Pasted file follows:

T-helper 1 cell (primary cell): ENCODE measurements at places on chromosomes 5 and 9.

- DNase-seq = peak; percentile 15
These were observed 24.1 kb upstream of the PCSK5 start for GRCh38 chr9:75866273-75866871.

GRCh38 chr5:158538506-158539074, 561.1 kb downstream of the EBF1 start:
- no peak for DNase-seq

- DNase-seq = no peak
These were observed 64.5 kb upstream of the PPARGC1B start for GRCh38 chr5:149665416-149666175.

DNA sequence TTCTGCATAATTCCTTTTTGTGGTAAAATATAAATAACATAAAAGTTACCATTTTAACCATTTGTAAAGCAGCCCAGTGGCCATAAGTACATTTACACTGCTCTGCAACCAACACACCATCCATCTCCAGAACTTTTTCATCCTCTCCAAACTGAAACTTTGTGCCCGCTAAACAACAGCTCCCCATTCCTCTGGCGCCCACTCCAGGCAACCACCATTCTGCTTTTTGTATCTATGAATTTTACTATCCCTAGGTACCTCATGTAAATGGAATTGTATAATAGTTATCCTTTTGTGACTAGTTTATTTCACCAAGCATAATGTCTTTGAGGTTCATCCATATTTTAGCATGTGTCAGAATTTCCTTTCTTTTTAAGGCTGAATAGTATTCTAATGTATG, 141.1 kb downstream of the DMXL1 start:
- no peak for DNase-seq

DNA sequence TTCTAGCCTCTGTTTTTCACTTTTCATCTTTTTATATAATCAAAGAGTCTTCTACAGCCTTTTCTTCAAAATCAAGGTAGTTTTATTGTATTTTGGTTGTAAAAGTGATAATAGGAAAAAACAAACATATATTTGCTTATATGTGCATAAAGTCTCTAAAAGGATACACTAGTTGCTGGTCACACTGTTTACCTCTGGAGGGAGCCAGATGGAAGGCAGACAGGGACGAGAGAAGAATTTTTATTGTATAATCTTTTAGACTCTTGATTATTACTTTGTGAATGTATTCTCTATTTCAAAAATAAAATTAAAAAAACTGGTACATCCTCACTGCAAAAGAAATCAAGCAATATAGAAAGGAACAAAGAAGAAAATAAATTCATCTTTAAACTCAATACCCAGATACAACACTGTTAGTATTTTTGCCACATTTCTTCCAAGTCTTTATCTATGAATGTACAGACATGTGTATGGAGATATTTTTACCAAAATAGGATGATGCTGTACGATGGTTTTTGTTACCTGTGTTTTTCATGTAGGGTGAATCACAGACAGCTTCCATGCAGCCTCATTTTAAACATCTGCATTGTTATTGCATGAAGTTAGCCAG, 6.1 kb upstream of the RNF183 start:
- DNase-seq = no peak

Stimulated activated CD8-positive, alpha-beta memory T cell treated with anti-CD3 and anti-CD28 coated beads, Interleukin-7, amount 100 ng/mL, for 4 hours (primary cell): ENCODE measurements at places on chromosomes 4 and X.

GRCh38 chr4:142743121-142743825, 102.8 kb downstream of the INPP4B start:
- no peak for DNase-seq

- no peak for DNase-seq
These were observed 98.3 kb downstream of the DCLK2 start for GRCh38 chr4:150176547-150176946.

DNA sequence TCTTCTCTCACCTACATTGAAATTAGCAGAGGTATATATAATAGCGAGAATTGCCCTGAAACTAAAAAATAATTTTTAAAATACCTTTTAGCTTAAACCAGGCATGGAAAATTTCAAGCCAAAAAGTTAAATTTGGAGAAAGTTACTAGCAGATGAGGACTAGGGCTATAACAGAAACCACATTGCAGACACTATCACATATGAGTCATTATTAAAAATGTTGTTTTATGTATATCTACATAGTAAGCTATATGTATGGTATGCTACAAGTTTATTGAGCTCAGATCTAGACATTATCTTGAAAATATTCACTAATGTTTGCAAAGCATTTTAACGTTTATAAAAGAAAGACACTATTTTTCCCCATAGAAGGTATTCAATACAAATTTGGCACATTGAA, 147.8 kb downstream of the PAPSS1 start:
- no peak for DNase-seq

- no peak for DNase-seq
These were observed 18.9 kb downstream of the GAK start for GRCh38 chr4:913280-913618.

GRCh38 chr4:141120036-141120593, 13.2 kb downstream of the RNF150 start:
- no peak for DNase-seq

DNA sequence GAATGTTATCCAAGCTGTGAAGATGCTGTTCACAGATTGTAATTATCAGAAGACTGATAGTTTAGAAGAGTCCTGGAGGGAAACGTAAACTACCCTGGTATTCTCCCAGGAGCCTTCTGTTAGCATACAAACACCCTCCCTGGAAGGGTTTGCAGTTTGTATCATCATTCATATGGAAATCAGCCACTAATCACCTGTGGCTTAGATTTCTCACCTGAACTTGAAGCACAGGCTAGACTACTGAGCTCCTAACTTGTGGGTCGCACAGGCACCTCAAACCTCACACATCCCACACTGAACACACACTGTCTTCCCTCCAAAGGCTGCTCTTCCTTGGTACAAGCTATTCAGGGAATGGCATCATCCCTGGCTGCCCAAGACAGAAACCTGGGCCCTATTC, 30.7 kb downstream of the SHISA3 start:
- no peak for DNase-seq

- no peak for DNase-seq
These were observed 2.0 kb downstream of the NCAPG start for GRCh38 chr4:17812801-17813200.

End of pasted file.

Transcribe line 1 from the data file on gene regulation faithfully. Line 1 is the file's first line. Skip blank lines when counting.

T-helper 1 cell (primary cell): ENCODE measurements at places on chromosomes 5 and 9.